Not surprisingly, perhaps, the majority of never smokers (84%) wanted severe restrictions on smoking in restaurants: 51% of them thought smoking should be completely banned in restaurants, or only allowed in an enclosed area (33%). A noticeably smaller majority of never smokers (64%) wanted severe restrictions in bars, with 34% wanting it completely banned in a bar, and another 30% wanting it allowed only in an enclosed area.
Former smokers were also more tolerant of allowing smoking in a bar as opposed to a restaurant. Only 5% thought smoking should be allowed anywhere in a restaurant compared to 23% who thought it was acceptable to smoke anywhere in a bar. The majority of former smokers, 76%, thought there should be severe restrictions on smoking in restaurants : 36% wanted it banned completely, and 40% wanted it allowed only in an enclosed area, compared to 59% who agreed with severe restrictions in a bar (25% banned completely, 34% allowed only in an enclosed area).
As to strength of cigarette smoked, 35% of current smokers smoked a regular type of cigarette while 65% of smokers preferred a light, mild, or ultra light/mild, or extra light/mild type of cigarette. Of smokers who smoke light or mild cigarettes, 19% believe they reduce the risks of smoking compared to regular cigarettes, and 34% believe that they inhale less tar with these types of cigarettes compared to regular.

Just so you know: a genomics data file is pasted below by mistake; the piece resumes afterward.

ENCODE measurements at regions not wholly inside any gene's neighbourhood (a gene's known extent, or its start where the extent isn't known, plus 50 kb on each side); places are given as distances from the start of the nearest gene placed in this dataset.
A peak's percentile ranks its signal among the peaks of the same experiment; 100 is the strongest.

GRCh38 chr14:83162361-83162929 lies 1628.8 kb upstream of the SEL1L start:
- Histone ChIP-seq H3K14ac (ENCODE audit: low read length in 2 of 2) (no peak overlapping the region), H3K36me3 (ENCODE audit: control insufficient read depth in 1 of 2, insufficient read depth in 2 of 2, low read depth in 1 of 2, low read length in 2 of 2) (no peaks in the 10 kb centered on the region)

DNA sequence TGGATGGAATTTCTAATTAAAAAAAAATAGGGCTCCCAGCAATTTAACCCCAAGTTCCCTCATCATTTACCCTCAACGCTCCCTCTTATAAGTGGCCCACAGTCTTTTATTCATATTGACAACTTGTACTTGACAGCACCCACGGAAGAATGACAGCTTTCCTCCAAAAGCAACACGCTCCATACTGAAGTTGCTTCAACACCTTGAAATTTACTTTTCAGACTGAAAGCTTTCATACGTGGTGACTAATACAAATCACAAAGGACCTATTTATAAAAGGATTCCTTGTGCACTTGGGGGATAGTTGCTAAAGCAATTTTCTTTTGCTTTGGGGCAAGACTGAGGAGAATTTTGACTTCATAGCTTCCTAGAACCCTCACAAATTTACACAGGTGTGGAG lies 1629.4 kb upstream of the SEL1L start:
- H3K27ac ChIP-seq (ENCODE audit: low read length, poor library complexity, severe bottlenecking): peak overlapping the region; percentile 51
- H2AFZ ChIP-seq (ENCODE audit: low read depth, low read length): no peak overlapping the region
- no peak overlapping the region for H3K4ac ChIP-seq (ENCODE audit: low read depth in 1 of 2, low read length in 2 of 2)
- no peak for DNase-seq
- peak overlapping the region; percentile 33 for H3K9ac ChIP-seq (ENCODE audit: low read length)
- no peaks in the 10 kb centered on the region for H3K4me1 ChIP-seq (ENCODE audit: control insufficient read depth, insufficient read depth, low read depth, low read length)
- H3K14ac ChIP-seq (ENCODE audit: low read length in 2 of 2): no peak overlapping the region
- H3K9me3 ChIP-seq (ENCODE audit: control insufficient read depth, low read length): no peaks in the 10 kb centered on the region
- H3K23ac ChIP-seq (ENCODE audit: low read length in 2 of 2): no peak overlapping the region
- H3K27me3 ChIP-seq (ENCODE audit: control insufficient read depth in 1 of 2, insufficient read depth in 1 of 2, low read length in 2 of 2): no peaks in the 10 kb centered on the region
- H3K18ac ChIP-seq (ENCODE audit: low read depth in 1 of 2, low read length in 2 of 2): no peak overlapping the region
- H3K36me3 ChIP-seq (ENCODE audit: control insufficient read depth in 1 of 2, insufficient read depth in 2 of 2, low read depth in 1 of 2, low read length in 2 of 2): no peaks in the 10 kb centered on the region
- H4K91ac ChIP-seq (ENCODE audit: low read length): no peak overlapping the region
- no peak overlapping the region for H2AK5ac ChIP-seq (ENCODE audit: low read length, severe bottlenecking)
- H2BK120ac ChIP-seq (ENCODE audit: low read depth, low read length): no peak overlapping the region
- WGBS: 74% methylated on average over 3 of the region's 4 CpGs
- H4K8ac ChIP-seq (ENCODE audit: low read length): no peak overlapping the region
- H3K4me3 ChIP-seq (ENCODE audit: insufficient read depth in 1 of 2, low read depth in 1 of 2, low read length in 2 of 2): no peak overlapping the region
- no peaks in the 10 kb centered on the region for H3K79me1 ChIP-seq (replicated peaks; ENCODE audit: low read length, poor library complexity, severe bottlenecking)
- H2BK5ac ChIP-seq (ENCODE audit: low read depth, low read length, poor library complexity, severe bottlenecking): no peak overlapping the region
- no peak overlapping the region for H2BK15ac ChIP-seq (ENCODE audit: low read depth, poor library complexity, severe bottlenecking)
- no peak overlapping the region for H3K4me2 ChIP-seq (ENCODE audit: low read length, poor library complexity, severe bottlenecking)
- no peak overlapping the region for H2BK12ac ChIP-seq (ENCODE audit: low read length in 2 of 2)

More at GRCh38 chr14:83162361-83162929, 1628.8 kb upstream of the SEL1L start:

CTUMS provides timely, reliable and continual data on tobacco use and related issues. The survey's primary objective is to track changes in smoking status and consumption, especially for populations most at risk, such as people aged 15-24. This data set, conducted from February to December 2001, collected information from about 21,800 respondents.
For more information contact the Tobacco Control Programme (TCP), Health Canada TCP-PLTfirstname.lastname@example.org).